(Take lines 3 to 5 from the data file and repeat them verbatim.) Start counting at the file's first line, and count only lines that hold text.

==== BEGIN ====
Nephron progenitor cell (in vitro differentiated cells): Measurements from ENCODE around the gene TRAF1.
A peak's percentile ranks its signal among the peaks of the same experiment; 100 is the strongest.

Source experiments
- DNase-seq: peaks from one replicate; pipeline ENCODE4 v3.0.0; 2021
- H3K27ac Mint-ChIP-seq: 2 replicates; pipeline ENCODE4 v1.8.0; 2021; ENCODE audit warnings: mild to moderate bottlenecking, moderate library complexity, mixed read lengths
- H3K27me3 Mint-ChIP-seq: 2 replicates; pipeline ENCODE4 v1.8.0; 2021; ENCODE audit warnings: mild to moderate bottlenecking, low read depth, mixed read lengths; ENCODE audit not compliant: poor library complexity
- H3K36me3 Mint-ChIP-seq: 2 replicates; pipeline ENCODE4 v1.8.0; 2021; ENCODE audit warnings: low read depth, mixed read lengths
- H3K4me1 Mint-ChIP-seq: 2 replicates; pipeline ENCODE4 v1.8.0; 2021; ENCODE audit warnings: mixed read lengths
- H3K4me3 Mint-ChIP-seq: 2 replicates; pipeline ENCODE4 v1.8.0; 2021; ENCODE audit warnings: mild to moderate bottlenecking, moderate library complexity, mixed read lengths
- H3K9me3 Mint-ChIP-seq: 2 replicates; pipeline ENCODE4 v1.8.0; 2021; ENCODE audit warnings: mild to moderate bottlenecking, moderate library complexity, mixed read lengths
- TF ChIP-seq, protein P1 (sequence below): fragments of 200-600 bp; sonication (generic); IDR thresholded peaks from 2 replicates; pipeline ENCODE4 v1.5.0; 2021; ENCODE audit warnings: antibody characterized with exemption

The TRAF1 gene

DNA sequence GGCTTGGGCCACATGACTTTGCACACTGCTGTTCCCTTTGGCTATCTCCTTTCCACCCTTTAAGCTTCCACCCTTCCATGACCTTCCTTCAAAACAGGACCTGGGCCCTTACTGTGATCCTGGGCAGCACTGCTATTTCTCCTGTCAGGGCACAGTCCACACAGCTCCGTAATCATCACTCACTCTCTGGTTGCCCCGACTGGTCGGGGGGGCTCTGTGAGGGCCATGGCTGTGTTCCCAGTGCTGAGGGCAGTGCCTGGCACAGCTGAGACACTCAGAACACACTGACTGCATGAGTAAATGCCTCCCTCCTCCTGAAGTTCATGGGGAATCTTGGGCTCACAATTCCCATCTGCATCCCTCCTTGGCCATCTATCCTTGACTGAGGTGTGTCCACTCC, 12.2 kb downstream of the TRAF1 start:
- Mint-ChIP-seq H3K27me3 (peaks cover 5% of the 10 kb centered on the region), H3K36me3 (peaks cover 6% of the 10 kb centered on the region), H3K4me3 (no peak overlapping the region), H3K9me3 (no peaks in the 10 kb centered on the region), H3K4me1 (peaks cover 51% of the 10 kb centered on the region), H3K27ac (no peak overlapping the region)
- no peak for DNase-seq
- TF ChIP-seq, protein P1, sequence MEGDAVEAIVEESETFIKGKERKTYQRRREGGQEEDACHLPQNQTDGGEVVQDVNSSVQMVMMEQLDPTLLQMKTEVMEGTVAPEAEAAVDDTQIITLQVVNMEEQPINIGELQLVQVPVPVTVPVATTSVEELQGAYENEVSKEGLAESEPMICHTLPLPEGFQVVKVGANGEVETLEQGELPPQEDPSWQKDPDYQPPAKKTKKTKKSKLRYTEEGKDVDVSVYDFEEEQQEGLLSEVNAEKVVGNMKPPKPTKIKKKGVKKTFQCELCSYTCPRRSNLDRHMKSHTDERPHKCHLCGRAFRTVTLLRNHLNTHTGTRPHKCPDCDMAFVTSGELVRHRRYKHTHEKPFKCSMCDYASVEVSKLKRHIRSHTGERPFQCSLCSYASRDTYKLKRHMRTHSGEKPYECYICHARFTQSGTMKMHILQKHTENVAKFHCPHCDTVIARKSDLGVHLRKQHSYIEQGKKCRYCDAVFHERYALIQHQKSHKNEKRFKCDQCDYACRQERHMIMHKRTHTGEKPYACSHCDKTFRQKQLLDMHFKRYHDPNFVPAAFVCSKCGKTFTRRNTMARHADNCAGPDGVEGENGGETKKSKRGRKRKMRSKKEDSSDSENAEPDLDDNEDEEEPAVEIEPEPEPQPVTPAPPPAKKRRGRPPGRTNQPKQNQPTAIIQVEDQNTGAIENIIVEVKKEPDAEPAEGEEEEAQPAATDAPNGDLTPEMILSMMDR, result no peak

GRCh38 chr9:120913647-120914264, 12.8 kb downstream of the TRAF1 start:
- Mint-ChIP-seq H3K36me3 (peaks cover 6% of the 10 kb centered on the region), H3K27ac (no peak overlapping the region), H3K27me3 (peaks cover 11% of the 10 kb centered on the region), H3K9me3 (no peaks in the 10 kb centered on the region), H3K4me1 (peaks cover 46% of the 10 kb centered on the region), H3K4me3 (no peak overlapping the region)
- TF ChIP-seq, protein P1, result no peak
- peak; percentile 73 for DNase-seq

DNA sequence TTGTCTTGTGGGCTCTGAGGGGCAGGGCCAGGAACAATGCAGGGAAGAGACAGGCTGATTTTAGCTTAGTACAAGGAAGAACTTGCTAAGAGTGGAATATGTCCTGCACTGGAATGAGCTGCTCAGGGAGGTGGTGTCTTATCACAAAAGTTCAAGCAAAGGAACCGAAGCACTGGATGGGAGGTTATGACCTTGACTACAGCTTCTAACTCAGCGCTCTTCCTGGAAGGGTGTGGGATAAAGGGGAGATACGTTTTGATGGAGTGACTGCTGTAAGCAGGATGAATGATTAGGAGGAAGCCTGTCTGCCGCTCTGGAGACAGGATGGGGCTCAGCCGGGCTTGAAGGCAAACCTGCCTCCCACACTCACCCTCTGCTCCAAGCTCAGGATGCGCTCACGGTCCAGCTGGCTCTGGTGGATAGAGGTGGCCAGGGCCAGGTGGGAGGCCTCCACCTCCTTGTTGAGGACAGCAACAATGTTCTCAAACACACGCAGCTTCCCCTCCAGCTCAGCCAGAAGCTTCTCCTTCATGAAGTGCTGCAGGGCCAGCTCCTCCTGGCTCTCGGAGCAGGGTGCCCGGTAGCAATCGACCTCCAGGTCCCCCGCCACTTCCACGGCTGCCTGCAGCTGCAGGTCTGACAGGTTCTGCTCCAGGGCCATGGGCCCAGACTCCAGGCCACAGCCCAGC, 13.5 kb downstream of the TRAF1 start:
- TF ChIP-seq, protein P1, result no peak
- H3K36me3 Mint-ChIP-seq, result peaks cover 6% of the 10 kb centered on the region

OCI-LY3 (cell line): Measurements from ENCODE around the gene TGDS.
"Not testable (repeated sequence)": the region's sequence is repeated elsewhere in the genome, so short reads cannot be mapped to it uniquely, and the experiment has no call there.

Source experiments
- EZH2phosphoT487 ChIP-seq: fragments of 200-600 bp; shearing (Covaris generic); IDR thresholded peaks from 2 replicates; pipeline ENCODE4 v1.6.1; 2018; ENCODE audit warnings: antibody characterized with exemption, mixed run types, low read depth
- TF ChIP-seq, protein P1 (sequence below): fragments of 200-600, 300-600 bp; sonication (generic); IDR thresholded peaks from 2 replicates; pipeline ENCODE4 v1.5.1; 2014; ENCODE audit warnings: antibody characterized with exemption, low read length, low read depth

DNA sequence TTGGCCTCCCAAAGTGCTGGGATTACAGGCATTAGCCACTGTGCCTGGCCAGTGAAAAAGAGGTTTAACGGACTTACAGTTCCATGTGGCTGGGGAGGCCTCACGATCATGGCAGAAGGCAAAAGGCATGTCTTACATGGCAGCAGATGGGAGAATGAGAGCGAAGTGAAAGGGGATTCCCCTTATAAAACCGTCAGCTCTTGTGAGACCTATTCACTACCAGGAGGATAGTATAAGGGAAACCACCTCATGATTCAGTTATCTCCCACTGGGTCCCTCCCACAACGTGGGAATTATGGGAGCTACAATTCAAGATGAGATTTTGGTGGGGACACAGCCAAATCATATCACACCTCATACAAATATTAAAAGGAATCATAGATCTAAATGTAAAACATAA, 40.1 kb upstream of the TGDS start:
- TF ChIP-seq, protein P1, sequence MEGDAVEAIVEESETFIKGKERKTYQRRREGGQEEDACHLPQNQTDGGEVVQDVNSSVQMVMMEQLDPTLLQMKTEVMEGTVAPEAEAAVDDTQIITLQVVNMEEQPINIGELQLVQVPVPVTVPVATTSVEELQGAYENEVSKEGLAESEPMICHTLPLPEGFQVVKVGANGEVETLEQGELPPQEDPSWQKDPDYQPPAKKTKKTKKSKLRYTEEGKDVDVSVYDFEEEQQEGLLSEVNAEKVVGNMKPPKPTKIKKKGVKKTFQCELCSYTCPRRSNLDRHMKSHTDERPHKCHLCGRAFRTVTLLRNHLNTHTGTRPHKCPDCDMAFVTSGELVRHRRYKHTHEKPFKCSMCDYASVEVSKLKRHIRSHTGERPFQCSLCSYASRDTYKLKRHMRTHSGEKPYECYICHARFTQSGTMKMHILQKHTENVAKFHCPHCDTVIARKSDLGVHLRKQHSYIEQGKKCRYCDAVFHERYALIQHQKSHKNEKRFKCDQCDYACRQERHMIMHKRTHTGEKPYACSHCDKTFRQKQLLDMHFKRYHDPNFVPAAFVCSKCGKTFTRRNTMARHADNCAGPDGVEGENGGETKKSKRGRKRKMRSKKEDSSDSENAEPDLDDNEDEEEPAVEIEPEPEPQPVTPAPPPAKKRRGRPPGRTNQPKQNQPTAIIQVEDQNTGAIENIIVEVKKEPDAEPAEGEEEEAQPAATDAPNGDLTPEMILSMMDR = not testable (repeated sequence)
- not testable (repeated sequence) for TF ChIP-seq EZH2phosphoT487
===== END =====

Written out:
Source experiments
- DNase-seq: peaks from one replicate; pipeline ENCODE4 v3.0.0; 2021
- H3K27ac Mint-ChIP-seq: 2 replicates; pipeline ENCODE4 v1.8.0; 2021; ENCODE audit warnings: mild to moderate bottlenecking, moderate library complexity, mixed read lengths